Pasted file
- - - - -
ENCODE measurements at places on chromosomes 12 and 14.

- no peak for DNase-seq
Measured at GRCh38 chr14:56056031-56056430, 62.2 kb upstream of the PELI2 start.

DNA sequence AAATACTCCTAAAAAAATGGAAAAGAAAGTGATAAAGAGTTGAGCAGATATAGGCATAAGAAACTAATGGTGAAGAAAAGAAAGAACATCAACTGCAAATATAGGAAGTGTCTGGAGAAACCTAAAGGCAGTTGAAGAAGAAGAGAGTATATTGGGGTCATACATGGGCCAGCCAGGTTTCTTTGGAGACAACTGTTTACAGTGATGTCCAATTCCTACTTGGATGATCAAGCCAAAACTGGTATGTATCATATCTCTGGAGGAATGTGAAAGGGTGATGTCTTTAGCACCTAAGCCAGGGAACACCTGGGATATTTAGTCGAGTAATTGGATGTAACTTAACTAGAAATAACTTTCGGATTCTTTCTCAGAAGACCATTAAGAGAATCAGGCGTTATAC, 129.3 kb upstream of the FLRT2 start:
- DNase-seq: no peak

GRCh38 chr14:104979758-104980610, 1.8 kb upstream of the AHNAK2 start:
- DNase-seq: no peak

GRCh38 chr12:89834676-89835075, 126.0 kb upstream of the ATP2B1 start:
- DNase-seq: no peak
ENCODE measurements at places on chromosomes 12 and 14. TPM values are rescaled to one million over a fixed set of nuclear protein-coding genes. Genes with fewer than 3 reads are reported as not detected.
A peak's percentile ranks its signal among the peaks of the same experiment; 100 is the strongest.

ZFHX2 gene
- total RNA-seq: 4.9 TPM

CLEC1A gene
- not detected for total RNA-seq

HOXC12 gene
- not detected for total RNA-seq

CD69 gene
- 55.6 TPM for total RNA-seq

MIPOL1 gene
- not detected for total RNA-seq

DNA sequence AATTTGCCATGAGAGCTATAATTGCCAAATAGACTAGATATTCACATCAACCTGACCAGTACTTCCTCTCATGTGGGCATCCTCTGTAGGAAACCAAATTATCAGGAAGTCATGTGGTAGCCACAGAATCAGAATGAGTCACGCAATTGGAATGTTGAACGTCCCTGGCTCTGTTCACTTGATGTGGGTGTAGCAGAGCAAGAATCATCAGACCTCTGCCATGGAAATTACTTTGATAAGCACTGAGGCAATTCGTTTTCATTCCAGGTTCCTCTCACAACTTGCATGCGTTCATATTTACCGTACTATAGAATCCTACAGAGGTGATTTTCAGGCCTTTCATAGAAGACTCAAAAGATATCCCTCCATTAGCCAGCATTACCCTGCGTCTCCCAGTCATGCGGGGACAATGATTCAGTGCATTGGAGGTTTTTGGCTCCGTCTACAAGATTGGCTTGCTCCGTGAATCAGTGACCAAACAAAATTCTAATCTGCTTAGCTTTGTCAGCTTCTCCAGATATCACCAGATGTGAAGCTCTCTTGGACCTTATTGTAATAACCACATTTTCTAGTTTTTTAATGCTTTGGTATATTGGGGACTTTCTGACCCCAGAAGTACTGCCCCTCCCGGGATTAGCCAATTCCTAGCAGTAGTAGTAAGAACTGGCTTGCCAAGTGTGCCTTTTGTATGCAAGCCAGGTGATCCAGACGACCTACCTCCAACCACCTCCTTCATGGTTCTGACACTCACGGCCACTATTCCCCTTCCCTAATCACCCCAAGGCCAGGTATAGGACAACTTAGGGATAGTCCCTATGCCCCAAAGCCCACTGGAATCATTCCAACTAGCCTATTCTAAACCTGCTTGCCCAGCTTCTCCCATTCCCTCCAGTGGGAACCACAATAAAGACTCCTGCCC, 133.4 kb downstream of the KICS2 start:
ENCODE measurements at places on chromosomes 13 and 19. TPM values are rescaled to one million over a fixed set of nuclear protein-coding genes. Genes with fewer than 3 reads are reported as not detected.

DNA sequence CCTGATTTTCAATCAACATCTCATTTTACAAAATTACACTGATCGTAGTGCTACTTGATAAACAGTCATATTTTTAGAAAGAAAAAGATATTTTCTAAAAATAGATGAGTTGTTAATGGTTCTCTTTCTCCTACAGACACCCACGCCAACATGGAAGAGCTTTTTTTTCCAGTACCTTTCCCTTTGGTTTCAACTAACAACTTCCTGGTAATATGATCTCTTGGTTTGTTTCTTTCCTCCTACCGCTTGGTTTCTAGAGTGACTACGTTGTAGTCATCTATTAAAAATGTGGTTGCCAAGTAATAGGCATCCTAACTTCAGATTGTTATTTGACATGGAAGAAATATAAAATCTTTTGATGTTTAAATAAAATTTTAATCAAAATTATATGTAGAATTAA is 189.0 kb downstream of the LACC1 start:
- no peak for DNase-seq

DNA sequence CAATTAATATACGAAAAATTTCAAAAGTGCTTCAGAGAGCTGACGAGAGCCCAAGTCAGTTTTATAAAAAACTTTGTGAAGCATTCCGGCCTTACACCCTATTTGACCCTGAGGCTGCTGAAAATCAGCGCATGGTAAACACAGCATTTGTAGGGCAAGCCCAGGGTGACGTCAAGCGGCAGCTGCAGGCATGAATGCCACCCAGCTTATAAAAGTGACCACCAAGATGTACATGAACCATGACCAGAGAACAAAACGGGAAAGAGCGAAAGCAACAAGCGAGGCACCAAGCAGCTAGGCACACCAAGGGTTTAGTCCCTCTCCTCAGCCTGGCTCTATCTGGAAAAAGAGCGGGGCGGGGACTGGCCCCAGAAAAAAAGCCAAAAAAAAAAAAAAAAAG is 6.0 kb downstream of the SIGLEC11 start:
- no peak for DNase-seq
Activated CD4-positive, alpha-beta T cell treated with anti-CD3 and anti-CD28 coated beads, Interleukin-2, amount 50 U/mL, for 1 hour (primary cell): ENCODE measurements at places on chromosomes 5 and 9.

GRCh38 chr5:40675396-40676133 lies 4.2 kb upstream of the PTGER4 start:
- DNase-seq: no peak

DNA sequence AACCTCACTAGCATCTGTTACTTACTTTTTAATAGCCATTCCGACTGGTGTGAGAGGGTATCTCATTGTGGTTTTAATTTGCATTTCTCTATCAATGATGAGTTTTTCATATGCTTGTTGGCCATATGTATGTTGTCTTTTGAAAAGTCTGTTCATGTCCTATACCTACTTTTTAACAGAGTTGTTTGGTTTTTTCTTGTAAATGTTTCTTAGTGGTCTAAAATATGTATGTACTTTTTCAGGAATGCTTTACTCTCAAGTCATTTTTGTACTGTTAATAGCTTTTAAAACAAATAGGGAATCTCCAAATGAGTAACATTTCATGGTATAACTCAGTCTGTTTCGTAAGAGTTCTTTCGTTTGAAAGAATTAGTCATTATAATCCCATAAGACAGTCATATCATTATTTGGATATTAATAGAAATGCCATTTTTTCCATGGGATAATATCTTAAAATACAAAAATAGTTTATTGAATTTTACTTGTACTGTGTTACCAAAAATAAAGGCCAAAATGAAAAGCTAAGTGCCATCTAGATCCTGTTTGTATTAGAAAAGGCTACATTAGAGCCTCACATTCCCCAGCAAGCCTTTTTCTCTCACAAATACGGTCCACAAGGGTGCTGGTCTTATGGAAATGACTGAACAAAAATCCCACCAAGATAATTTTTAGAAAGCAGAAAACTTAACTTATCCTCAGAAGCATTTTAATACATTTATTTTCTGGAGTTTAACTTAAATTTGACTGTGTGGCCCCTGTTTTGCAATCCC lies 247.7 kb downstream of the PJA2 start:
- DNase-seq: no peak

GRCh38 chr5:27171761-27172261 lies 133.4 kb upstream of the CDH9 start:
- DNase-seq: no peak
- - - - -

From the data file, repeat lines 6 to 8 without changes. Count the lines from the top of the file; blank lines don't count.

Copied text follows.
GRCh38 chr14:104979758-104980610, 1.8 kb upstream of the AHNAK2 start:
- DNase-seq: no peak

GRCh38 chr12:89834676-89835075, 126.0 kb upstream of the ATP2B1 start: